Deciding when TUPE applies is often very difficult, but a number of cases over the last twelve months will hopefully help employers trying to interpret the TUPE regulations. In summary, the Transfer of Undertakings (Protection of Employment) Regulations 2006 (TUPE for short) are intended to protect the employee’s continuing employment when a business is transferred and they set out the circumstances in which a business must take over the employment obligations of another employer.
For example, if a business is sold, the new owner of the business has to honour the employment contracts of the seller’s employees, or in other words, the buyer steps into the shoes of the seller as far as the employees are concerned.
Additionally, the TUPE regulations can also apply when there is a ‘service provision change’ which refers to the circumstances when a company cancels or does not renew a long term contract for the supply of services and either decides to take the services in-house or contracts with a different service-provider. Where this happens, the TUPE regulations may operate with the consequence that the employees of the original service-provider become employees of the new service-provider. Alternatively, if the contract is going in-house, then the employees may become employees of the company to which the services were provided.
This affect of TUPE can be a surprise to some employers and the impact of TUPE on service provision changes can produce interesting results. For example, a large customer decides it is not getting satisfactory service from Company X so it awards the contract to Company Y. It can then come as a shock to Company Y to discover that they may have to take on the very employees who provided the unsatisfactory service previously when they were working for Company X.
HOWEVER, it may not always be a foregone conclusion when TUPE will apply following a service provision change and these recent cases have helped to clarify the conditions that must be satisfied for TUPE to apply when a service provision change has taken place:-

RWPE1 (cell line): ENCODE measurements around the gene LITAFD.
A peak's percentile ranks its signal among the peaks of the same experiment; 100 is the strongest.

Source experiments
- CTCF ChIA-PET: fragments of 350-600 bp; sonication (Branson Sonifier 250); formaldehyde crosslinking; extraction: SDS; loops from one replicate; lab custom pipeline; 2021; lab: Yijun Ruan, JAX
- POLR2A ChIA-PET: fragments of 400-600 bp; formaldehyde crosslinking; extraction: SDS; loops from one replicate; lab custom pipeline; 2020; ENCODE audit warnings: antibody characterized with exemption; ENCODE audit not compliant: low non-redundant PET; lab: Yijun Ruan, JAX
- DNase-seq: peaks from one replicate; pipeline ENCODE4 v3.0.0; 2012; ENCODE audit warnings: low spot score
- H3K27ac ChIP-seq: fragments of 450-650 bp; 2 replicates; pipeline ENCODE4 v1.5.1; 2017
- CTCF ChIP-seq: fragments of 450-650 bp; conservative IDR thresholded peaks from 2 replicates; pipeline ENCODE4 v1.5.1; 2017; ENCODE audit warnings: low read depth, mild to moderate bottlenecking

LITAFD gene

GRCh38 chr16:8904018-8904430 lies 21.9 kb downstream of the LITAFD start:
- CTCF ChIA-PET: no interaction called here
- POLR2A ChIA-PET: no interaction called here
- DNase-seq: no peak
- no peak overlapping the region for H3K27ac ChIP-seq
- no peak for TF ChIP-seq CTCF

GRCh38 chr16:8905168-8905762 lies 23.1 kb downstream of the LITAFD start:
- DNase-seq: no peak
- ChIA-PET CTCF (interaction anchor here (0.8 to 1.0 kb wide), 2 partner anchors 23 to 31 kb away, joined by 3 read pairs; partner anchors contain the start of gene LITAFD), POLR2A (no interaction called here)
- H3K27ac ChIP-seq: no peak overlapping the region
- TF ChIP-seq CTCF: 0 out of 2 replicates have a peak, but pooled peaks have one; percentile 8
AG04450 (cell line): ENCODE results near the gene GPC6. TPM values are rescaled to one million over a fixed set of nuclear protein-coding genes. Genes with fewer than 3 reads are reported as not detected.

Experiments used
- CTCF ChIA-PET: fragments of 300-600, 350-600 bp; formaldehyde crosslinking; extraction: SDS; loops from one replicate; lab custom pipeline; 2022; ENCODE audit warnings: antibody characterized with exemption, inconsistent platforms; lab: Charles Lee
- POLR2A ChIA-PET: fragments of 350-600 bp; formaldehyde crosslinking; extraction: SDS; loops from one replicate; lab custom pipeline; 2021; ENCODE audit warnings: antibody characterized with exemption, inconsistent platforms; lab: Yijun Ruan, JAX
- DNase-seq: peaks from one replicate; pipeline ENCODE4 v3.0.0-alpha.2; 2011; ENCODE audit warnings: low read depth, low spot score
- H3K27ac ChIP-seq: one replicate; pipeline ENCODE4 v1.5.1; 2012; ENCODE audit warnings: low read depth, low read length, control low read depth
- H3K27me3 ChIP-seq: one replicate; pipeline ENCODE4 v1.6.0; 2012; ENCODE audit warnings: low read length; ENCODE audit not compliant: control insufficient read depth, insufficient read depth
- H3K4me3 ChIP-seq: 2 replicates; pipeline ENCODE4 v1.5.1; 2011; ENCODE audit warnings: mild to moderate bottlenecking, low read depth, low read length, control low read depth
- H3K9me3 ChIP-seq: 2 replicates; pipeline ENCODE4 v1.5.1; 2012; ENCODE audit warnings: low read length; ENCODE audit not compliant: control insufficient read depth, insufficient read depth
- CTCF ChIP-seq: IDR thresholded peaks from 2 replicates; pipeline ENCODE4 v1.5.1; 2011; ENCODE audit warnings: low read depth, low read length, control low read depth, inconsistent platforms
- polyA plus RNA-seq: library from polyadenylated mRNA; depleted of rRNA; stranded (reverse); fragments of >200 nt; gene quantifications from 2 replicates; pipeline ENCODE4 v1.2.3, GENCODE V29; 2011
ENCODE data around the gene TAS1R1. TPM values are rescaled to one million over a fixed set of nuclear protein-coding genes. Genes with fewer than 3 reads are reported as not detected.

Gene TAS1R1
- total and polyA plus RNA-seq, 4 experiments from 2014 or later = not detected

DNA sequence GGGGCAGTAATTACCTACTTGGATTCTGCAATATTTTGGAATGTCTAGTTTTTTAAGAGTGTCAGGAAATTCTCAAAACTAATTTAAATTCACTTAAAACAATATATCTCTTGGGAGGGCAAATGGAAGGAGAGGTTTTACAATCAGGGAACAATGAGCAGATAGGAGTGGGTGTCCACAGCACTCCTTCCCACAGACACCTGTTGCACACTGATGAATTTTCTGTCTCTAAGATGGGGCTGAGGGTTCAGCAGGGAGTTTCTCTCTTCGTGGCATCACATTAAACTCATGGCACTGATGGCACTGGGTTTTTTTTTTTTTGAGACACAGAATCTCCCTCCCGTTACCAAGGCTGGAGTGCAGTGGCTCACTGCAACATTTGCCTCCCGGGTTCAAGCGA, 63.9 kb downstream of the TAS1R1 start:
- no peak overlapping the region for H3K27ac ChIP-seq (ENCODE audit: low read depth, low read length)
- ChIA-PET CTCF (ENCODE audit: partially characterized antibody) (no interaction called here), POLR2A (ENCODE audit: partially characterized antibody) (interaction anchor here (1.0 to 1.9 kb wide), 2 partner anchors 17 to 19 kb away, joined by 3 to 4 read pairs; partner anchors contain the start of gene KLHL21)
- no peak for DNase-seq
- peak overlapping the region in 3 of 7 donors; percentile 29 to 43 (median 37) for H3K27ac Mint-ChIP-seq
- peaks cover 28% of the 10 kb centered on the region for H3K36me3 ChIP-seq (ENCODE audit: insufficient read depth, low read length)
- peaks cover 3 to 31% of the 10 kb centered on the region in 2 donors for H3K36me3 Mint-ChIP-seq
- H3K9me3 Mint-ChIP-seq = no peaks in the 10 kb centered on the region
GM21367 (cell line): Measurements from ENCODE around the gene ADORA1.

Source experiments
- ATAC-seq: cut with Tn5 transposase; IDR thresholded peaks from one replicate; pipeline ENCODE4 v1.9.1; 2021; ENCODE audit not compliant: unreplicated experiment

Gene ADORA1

i) In Seawell v Ceva Freight (UK) Ltd, Ceva provided freight forwarding services to Seawell. One of Ceva’s employees only worked on the Seawell contract. When the contract was cancelled and Seawell took the service back in-house, Ceva claimed that TUPE applied and that Seawell were liable for unfairly dismissing Mr Moffat, the employee concerned. At the first employment tribunal hearing, this argument was accepted and Seawell were ordered to pay Mr Moffat £25,000. Then on appeal, the Employment Appeal Tribunal determined that this was wrong, highlighting that for TUPE to apply in a service provision change scenario, there must be a clear and formal grouping of employees brought together for the purpose of the client’s contract. Therefore, an employee who simply spent all his time working on a single client’s contract was insufficient grounds for TUPE to apply.
ii) Similarly in Eddie Stobart Ltd v Moreman & others, Eddie Stobart provided storage and transport services to ASDA, amongst others. Staff were organised into shifts, one of which, because of the timing of orders from ASDA, worked mainly on the ASDA contract. Therefore, when ASDA awarded the contract to another company, Eddie Stobart dismissed the workers on the ASDA shift believing that the new company was now responsible for the employees under TUPE. However, both the Employment Tribunal and the Employment Appeal Tribunal found that TUPE did not apply, as the staff on the shift concerned dealt with other clients as well as ASDA and they were organised by shift, so therefore they could not be regarded as a recognised team working for a particular client.
iii) Where a service activity is taken in-house or contracted to another supplier, the other element that must be satisfied for TUPE to apply on a service provision change is that the services must remain the same. In Johnson Controls Ltd v Campbell, the taxi administrator Johnson Controls lost their contract with UKAEA, as the company wanted its own staff to place bookings directly with taxi companies. Consequently, one of the employees was made redundant by Johnson Controls, as he was not taken on by UKAEA. The employee then brought claims against both Johnson and UKAEA, but the tribunal found that under the new booking regime, the taxi booking services had been significantly remodelled and as a result, TUPE did not apply.
These cases highlight that any employers who are running teams that may be affected by TUPE should review their current employee contracts. In particular, where employees have been taken on to fulfil an important contract, and they service that contract exclusively, their employment contracts should reflect this position. There should then be a reasonable chance that, should the employer subsequently lose the contract, the employees involved will be in a secure position to be transferred and the employer may not need to make redundancies.
Please note that these comments are intended to summarise some of the employment issues arising from these cases, not to provide detailed legal advice, so if you need assistance with any employment issues you may have please contact Julie Taylor on: 01635 508181 or email@example.com
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